French Bulldog dog breed profile
French Bulldogs make great family pets because of their friendly nature.
Whether your dog is a purebred French Bulldog, or a French Bulldog mix, learning about their breed can explain a lot about your pet’s personality, habits and overall health. Or maybe you're looking to adopt a French Bulldog and want to do a bit of research first — we can help with that.
French Bulldogs are a very popular choice for those looking for a dog, but like any breed, being a parent to a Frenchie comes with a whole new set of responsibilities. The breed sometimes requires more care and medical treatment than other dogs to make sure their health is in tip-top shape.
What do French Bulldogs look like?
French Bulldogs are the smaller versions of English Bulldogs, which they originally stemmed from.
“Frenchies share a lot of physical characteristics with English Bulldogs,” Dr. Emily Singler, VMD, a veterinary consultant for Fetch, says.
When fully grown, this breed can weigh up to 28 pounds. They’re small but look mighty with their muscular body and wrinkled face.
What are French Bulldogs’ temperament like?
French bulldogs are usually calm, even-tempered and don’t have aggressive tendencies, Dr. Singler says. They’re naturally good around strangers because of their friendly, playful and adaptable nature but would also benefit from training sessions, too.
If your house has other dogs or young children, don’t fret about this dog breed. Because of their friendly nature, they’ll likely get along well with other pets or kids.
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What health issues do French Bulldogs face?
French Bulldogs, like most dogs, are known for having health issues that are susceptible to their breed. Knowing about these potential risks helps you to have informed conversations with your vet about your pet’s current health status and preventive measures.
“These dogs are brachycephalic, meaning they are a flat-faced breed,” Dr. Singler says. “This often results in very narrow nostrils, an elongated soft palate, collapse of the larynx, which is the voice box, and sometimes a narrow trachea, or the windpipe.”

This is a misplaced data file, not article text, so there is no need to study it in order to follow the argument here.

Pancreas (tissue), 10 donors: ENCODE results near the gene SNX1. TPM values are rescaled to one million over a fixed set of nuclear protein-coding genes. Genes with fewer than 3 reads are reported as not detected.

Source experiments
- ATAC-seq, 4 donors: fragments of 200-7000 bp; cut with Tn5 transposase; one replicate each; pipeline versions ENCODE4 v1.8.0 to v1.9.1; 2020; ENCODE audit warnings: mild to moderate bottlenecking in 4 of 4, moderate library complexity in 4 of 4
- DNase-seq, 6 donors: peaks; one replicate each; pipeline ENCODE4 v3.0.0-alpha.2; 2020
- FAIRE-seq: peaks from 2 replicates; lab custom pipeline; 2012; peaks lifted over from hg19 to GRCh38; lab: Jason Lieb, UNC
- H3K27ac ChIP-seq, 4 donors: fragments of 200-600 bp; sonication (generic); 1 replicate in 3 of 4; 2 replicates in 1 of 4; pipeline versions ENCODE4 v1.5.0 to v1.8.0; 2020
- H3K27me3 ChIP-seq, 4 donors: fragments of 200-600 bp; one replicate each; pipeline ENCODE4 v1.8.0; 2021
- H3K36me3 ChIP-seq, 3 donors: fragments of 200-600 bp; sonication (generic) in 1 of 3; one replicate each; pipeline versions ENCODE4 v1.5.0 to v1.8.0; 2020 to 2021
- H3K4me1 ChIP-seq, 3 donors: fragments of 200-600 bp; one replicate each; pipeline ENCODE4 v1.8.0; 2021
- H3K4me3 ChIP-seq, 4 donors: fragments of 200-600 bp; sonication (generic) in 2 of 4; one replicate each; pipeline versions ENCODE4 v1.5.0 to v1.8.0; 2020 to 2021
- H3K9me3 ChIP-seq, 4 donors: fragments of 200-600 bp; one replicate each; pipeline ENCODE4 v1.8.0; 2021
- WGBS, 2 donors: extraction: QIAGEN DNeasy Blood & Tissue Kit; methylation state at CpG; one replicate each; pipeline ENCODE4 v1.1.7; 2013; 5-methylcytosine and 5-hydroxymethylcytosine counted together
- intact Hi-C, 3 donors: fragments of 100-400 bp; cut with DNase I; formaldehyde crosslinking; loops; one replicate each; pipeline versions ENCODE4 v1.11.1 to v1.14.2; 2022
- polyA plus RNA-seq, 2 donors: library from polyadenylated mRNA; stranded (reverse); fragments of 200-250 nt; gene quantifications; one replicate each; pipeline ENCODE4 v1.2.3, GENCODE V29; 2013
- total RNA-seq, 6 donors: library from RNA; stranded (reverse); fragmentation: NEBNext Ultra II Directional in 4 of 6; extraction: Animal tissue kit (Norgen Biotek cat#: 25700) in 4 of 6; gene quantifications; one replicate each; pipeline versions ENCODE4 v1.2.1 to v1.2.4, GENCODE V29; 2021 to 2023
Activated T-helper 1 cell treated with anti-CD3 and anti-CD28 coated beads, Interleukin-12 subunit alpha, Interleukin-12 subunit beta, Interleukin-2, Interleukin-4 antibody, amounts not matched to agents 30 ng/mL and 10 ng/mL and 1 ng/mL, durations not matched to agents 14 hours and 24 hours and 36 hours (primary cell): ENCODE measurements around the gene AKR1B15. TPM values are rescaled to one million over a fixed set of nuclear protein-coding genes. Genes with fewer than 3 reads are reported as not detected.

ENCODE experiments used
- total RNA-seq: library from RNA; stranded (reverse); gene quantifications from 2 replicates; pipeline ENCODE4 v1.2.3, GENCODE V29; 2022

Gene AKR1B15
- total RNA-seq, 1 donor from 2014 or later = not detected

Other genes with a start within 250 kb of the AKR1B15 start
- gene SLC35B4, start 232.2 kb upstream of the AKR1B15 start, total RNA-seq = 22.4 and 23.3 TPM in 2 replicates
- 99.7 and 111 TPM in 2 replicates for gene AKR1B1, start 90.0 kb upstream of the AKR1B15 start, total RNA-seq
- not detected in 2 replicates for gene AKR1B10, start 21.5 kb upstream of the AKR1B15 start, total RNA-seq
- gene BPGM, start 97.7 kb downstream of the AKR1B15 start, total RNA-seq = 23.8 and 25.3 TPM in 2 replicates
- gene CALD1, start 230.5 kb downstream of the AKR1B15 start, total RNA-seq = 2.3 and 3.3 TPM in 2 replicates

Because of these possible issues, breathing can be more challenging for Frenchies, making it harder to regulate their body temperature.
“The severity of these difficulties varies a lot from dog to dog,” Dr. Singler shares. “Some Frenchies will only have problems when they’re very excited or stressed, and some will have breathing issues all the time.”
If a French Bulldog has these types of breathing issues, they may need to have surgery to correct them. To help this breed avoid these issues, parents can keep them at a healthy weight and avoid stress, overexertion and overheating, Dr. Singler suggests.
Another predisposed health condition for French Bulldogs is skin allergies from both environmental and food allergies.
French Bulldogs are also at increased risk for hip dysplasia, elbow dysplasia, patellar luxation and facial skin fold dermatitis — “a condition where the skin gets moist, irritated and sometimes infected,” Dr. Singler says. “Frenchies likely need to have their skin folds cleaned daily to prevent dermatitis and infection.
For some French Bulldogs, allergy testing, immunotherapy and prescription allergy medication is needed to keep them healthy.
French Bulldogs for adoption
Are you interested in adopting a French Bulldog, French Bulldog mix or any pet at all? We think every pet deserves a home and encourage you to check out our shelter partners.
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Photo by Martin Katler on UnSplash